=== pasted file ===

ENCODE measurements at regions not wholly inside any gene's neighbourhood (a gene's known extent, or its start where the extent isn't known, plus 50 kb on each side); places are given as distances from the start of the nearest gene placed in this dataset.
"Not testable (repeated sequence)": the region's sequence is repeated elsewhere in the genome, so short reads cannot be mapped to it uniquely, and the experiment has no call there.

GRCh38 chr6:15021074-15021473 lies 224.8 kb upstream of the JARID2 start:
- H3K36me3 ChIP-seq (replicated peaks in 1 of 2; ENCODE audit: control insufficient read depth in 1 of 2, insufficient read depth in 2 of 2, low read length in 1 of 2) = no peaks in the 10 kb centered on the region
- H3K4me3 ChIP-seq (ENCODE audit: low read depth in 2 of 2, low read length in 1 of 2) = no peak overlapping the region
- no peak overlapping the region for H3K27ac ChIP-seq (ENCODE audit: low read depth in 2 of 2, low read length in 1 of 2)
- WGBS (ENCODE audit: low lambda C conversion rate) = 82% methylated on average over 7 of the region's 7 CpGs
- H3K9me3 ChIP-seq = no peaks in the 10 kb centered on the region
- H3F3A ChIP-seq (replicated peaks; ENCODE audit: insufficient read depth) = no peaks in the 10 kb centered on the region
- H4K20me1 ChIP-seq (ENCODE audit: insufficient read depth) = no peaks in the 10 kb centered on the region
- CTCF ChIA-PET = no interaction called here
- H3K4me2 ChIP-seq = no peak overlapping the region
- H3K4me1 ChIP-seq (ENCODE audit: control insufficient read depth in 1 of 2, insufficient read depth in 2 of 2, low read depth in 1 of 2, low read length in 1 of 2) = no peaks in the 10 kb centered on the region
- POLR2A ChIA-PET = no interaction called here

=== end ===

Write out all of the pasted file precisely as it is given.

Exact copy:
ENCODE measurements at regions not wholly inside any gene's neighbourhood (a gene's known extent, or its start where the extent isn't known, plus 50 kb on each side); places are given as distances from the start of the nearest gene placed in this dataset.
"Not testable (repeated sequence)": the region's sequence is repeated elsewhere in the genome, so short reads cannot be mapped to it uniquely, and the experiment has no call there.

GRCh38 chr6:15021074-15021473 lies 224.8 kb upstream of the JARID2 start:
- H3K36me3 ChIP-seq (replicated peaks in 1 of 2; ENCODE audit: control insufficient read depth in 1 of 2, insufficient read depth in 2 of 2, low read length in 1 of 2) = no peaks in the 10 kb centered on the region
- H3K4me3 ChIP-seq (ENCODE audit: low read depth in 2 of 2, low read length in 1 of 2) = no peak overlapping the region
- no peak overlapping the region for H3K27ac ChIP-seq (ENCODE audit: low read depth in 2 of 2, low read length in 1 of 2)
- WGBS (ENCODE audit: low lambda C conversion rate) = 82% methylated on average over 7 of the region's 7 CpGs
- H3K9me3 ChIP-seq = no peaks in the 10 kb centered on the region
- H3F3A ChIP-seq (replicated peaks; ENCODE audit: insufficient read depth) = no peaks in the 10 kb centered on the region
- H4K20me1 ChIP-seq (ENCODE audit: insufficient read depth) = no peaks in the 10 kb centered on the region
- CTCF ChIA-PET = no interaction called here
- H3K4me2 ChIP-seq = no peak overlapping the region
- H3K4me1 ChIP-seq (ENCODE audit: control insufficient read depth in 1 of 2, insufficient read depth in 2 of 2, low read depth in 1 of 2, low read length in 1 of 2) = no peaks in the 10 kb centered on the region
- POLR2A ChIA-PET = no interaction called here